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Willa and the Whale, by Chad Morris, is a beautiful story about loss and grief.

In the story, Willa and the Whale, you meet a young girl named Willa. Willa has been living in Japan while her mother who was a marine biologist. After her mother's untimely death, Willa's life is uprooted. She has to now go live with her father and his new family in America.

While dealing with the loss of her mother, Willa's father takes her whale watching. It is during this trip that Willa's life is transformed. She meets a whale named Meg, and the two of them help each other overcome the grief of their lives.

I thought Willa and the Whale did a beautiful job in dealing with a very sensitive manner. Willa's feelings of grief were heard and supported. She took the steps she needed to move on with the help from her father, Meg, and a new friend she meets.

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As a fan of middle grade books, and anything to do with whales in general, I have to admit that when I requested Willa and the Whale to read it was purely a cover-love request, but I'm pleased to say that this was a surprisingly poignant read.

Thirteen-year old Willa has spent the last few years living with her marine biologist mother in Japan, but when her mother dies unexpectedly, she returns to the United States to live with her father and step-family in her old hometown. Willa, like her mother, has a passion for marine life, and on a whale-watching trip, meets Meg, a humpback whale who can inexplicably communicate with her. In Meg, Willa finds a confidant, as well as a source of wisdom and comfort as she deals with the deep loss she feels, but doesn't know how to cope with.

Willa and the Whale is unexpectedly powerful in the whale it depicts a young teen dealing with her grief. Feeling isolated from the new family she doesn't know yet, Willa struggles to connect and communicate with everyone, including her dad. She clings to things she knows - an old friend, Marc, and her passion for marine biology and learning. At times, this frustrates her as she finds herself in competition for top of her class with another girl, fighting for a position on the local swim team and trying to manage her feelings on her own.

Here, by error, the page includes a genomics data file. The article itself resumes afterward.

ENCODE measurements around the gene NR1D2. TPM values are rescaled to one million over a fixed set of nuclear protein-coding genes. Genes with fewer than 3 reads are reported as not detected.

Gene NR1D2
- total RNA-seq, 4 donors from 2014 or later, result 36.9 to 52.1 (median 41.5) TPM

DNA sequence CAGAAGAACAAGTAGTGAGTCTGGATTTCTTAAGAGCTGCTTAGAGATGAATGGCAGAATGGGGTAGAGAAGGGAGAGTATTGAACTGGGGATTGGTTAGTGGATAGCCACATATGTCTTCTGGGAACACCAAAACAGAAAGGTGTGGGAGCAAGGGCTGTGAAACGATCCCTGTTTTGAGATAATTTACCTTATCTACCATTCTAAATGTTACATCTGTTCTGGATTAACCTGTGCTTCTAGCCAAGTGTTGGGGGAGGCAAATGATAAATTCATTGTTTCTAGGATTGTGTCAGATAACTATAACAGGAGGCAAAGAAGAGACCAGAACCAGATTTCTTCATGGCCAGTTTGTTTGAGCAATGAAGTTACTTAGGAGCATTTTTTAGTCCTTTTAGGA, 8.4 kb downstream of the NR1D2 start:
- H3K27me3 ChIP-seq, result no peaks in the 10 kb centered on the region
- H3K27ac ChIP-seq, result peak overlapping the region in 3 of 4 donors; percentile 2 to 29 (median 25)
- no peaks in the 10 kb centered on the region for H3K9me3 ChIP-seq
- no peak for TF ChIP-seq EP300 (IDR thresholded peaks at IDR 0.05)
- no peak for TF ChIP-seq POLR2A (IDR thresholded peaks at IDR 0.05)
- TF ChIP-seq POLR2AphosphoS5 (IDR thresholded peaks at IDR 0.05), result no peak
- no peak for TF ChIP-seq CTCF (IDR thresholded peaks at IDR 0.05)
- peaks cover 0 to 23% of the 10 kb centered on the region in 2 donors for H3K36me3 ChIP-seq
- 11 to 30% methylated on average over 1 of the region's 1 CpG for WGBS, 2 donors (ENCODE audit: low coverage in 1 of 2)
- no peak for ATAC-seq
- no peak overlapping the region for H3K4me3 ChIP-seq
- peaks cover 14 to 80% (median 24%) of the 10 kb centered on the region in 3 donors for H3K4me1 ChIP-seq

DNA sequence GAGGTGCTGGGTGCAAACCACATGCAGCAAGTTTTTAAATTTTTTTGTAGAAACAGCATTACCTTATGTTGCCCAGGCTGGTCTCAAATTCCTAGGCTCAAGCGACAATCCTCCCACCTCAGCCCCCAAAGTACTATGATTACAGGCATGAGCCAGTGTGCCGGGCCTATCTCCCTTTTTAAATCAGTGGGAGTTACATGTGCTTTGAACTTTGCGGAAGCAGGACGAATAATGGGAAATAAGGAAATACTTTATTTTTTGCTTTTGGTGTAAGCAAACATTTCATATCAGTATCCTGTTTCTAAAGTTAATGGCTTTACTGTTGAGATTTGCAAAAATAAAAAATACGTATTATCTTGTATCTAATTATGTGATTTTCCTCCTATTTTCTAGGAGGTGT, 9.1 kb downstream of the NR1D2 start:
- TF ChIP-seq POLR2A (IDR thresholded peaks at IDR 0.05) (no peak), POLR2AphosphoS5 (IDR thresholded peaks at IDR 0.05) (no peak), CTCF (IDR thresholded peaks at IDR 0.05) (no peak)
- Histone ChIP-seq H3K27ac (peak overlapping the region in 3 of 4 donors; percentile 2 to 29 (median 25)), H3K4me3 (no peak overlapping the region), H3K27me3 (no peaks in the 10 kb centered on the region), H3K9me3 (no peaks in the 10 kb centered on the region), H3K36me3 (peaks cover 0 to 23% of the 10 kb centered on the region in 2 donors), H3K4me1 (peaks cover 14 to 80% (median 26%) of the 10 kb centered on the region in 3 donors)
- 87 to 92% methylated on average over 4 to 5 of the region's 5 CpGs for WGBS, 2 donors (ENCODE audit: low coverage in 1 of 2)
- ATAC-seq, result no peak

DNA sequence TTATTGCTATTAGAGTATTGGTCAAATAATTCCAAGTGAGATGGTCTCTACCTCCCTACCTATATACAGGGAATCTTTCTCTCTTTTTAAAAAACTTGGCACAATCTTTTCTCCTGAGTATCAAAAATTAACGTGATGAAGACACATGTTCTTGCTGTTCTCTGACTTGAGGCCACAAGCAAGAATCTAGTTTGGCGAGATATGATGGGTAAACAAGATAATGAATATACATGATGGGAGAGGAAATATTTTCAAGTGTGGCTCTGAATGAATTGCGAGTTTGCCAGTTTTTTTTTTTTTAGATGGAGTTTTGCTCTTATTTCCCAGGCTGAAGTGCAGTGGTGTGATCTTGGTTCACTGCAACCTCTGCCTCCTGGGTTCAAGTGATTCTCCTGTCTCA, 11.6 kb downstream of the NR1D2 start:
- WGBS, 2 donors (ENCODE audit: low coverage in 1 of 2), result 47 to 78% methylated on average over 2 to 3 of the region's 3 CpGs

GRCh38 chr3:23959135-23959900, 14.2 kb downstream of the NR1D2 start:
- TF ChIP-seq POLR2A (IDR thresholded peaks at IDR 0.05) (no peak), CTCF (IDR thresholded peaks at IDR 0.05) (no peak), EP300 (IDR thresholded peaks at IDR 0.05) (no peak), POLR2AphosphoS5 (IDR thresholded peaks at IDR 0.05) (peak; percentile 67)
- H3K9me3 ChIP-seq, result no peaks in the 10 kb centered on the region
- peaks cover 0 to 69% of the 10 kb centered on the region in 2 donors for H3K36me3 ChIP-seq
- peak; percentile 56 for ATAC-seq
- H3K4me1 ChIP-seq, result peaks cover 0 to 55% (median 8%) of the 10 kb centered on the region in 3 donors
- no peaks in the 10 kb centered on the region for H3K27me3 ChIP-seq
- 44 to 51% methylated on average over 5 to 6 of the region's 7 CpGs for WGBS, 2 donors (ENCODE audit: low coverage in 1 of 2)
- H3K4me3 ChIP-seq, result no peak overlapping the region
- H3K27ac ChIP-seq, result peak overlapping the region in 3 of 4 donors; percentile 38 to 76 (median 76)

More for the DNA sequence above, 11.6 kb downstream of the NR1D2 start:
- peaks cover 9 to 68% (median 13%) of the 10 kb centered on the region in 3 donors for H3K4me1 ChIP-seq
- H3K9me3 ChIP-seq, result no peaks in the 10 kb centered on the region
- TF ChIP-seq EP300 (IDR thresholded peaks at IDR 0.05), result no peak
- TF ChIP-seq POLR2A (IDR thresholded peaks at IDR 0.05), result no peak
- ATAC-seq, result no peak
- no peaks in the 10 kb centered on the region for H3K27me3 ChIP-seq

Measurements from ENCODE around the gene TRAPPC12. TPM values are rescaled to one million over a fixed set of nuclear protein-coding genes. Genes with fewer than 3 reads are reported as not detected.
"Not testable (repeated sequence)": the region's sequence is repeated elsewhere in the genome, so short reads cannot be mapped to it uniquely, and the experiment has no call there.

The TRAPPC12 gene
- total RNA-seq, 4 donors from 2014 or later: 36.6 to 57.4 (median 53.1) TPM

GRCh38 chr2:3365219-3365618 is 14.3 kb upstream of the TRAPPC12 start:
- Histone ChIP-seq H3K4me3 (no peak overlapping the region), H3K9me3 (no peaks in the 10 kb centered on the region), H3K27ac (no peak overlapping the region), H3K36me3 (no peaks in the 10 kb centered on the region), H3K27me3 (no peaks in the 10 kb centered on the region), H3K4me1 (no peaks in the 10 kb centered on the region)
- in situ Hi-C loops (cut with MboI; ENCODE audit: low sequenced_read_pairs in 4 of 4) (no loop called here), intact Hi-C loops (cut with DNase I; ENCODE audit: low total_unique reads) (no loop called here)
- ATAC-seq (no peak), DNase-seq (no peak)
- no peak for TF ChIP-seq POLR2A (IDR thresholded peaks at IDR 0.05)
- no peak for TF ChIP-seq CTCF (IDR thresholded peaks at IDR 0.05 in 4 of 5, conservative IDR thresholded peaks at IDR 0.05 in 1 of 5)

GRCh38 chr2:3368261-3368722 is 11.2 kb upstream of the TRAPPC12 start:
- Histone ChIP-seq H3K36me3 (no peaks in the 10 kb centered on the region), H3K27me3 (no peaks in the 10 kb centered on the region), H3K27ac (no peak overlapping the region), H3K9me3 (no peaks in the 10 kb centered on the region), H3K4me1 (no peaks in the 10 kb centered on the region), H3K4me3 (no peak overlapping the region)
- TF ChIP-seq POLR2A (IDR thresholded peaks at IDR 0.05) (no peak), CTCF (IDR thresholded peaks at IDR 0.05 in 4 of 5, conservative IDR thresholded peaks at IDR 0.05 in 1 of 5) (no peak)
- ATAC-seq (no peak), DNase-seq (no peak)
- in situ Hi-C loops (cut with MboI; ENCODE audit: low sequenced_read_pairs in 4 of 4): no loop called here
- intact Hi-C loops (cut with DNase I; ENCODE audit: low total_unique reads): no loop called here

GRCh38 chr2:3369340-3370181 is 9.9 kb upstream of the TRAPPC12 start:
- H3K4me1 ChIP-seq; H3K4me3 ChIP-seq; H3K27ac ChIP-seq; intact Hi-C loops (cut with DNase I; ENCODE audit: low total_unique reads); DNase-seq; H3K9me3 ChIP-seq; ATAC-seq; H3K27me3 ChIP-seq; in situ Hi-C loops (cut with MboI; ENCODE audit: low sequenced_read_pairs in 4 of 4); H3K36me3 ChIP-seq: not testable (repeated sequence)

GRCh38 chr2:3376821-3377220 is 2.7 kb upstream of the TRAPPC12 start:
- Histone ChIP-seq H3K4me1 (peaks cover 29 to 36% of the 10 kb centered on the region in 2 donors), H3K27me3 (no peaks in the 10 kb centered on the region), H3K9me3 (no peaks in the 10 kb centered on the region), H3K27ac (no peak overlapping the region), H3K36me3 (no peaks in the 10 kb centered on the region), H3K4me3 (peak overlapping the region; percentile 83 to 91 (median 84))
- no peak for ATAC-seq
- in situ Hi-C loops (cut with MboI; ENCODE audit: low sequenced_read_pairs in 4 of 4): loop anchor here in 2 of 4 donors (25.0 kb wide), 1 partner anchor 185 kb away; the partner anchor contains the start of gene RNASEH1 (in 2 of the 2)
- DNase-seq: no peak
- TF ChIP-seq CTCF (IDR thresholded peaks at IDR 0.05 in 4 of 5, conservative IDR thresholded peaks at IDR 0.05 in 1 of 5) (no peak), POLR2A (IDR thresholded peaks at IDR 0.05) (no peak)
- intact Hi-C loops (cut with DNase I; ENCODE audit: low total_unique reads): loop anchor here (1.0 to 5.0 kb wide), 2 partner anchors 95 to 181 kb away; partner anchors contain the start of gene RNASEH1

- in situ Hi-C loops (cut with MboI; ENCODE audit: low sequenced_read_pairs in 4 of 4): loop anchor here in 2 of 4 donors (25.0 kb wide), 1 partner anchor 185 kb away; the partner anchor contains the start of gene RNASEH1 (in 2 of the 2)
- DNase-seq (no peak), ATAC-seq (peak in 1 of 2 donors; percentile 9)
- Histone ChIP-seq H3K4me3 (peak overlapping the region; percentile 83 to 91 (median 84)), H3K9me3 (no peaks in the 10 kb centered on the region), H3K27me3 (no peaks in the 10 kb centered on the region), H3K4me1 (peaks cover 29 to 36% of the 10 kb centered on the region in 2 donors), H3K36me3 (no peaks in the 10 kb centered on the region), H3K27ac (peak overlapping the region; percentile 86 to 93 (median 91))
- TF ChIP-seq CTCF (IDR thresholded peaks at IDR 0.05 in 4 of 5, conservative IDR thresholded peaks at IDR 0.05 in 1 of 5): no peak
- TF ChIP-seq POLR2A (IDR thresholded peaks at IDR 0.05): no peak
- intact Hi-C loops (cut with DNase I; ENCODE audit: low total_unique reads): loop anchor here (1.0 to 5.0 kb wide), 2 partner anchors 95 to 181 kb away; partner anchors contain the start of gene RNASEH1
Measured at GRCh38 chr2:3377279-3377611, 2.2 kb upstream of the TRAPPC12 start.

While the magical realism element of the whale being able to communicate with Willa over large distances is a little out there, as we begin to get to know Willa it becomes just part of the story and the tales that Meg shares with Willa help to ease some of the grief the young teen feels and to put everything into perspective.

It was nice to see Willa's growth over the course of the novel, as she moves from seeing her new family as being separate from her, to being a group of people she might like to get to know better. It takes a tragic event in the last third of the book to get her to this point, but from that, she begins to realise that it's okay to need other people and to lean on them for support.

This will be a very important book for middle graders who struggle with grief and loss.

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This is a awesome book as all of the Morris/Brown books. It is a great book for helping to cope with loss and will be a nice additions to our collection.

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I received an arc of this title from NetGalley for an honest review. I was not able to get into this due to the subject matter being a bit too dark and sad for me at the time. That being said, we purchased copies and this book seems well-loved by many patrons.